Getting healthy and starting a fitness routine is a big part of the lifestyle changes that are required after a diabetes diagnosis. Not everyone wants to join a fitness club, go running, or ever take walks around the neighborhood. This beginner’s yoga kit has everything someone needs to get going in the privacy of their own home.
Shine a light on diabetes! This key chain scores the trifecta. It holds your keys, has a flashlight when you need it, and raises awareness about diabetes all that the same time. It’s made from machined aircraft aluminum and cranks out ten lumens of white LED light for up to eight hours.
A FitBit is ideal for diabetics who need to keep track of their physical activity. They can just put it on in the morning, make sure they keep up their new, active lifestyle, and check their data at the end of the day. And if they realize they have some ground to make up if work or life keeps them desk-bound, they know exactly how much they have to do to hit their targets.
Getting in shape is a big deal when you’re battling diabetes. A pullup bar is an essential piece of home equipment. This DIY shows you how to make a bomb-proof pullup bar from someone who likes to keep it old school and challenge themselves at home. Start with one, work up to ten—and you’ll get stronger every day.
Yoga equipment doesn’t have to all special and exclusive. Everyone can make a yoga mat to practice stretching and relaxing at home. This four step tutorial is quick and easy to follow. At the end of the process, you’ll have a very cute and functional yoga mat to give as a very thoughtful gift for a yoga-loving diabetic.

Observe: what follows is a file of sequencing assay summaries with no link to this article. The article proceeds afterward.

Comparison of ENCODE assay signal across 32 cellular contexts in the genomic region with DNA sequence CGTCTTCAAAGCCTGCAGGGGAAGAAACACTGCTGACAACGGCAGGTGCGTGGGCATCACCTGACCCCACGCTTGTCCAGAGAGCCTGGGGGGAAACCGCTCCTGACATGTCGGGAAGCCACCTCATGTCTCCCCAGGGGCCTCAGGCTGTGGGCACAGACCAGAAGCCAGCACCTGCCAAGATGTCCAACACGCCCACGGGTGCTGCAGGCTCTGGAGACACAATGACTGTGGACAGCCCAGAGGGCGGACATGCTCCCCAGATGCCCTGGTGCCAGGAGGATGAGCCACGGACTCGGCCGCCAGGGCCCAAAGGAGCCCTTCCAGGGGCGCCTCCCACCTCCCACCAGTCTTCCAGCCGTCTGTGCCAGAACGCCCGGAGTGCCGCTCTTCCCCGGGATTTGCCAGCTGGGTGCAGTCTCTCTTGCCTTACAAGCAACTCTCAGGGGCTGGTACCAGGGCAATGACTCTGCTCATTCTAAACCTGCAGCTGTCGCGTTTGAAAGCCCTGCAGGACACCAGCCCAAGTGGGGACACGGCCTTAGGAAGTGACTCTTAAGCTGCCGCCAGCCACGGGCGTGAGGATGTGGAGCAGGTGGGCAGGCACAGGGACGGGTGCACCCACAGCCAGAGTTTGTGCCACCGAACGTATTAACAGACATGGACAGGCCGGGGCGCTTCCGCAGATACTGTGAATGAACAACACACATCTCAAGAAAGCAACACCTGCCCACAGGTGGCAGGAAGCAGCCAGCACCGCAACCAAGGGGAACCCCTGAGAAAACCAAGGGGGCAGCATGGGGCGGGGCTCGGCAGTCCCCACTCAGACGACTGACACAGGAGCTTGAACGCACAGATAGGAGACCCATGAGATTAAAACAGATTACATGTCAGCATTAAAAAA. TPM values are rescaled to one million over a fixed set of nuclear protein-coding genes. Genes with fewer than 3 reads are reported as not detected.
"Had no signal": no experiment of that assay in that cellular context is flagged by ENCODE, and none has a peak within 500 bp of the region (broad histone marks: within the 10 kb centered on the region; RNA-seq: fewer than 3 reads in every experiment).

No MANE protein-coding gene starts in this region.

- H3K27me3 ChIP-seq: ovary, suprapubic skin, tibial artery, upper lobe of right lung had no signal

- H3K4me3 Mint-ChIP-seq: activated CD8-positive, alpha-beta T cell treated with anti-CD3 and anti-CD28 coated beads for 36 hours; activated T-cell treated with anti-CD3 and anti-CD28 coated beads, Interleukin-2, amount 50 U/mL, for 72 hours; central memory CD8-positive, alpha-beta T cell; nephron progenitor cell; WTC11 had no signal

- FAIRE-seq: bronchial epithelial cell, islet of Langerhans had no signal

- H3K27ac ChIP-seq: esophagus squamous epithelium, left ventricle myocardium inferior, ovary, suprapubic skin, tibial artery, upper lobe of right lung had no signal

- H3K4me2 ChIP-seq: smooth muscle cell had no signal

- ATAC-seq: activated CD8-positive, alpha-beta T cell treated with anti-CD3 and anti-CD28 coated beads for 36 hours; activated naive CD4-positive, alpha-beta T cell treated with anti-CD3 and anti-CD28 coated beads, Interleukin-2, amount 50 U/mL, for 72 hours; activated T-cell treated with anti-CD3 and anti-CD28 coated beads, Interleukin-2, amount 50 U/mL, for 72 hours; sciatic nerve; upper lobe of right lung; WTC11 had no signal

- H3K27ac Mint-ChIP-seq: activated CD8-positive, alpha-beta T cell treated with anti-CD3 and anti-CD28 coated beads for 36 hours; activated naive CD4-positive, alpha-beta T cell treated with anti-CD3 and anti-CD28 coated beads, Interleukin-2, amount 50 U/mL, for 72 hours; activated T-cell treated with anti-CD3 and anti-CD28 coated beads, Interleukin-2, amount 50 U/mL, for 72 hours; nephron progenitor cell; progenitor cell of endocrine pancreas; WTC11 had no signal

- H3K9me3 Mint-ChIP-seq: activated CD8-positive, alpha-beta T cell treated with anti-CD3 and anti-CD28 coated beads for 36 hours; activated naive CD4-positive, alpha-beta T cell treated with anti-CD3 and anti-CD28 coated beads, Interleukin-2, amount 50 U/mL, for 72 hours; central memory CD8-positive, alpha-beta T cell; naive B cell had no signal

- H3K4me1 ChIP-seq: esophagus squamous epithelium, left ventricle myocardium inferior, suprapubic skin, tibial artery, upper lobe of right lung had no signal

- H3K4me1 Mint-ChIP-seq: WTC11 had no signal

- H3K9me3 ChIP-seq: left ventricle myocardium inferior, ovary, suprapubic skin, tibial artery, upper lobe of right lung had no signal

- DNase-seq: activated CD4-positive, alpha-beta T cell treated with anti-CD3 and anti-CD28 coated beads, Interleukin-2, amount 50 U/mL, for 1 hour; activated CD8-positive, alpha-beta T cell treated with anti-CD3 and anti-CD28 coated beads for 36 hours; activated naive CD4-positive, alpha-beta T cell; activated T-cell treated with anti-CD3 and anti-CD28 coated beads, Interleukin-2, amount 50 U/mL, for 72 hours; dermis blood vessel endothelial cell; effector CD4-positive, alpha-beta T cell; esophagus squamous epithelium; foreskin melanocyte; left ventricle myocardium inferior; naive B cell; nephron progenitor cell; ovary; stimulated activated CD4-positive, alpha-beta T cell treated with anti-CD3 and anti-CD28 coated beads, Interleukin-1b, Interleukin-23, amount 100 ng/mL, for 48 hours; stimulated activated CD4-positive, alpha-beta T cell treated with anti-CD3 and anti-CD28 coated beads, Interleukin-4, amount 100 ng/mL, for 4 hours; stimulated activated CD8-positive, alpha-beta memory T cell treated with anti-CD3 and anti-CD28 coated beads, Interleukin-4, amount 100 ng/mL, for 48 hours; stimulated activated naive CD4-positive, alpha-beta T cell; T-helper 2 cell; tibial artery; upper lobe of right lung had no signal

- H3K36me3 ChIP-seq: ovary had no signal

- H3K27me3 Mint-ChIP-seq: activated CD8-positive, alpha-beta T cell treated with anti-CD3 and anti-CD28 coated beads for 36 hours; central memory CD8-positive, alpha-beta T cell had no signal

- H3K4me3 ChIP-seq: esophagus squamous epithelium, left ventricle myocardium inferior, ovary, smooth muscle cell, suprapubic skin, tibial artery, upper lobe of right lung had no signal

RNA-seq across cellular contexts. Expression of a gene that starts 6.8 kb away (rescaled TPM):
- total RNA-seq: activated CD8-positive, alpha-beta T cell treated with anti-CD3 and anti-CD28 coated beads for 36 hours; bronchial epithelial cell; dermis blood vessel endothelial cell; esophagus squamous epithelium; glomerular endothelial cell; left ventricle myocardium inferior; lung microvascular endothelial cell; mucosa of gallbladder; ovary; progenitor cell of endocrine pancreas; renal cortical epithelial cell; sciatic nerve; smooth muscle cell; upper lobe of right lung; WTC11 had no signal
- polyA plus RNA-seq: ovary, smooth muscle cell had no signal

Free weights are great because they emphasize the use of more than one joint at a time, giving full functional strength across a wide range of movement. Make this set of free weights for a diabetic friend starting out on their strength training regimen. What do you need? A Ziploc bag, and some rocks!
Fitness bands are a great way to do strength training that’s low-impact and easy to pull off at home. And the great thing about bands is they work both ways, giving muscles a double dose of work with each repetition. Follow this simple DIY using brass rings and a bicycle inner tube, and give the gift of at-home strength training.
Yoga involves a lot of bending over to touch the floor. The thing is, when you’re first starting out, that can be hard. That’s where yoga props, like blocks, come into play: they bring the floor to your hands. Make these yoga blocks for a diabetic just getting stated with yoga, and they’ll have a much better time during their practice.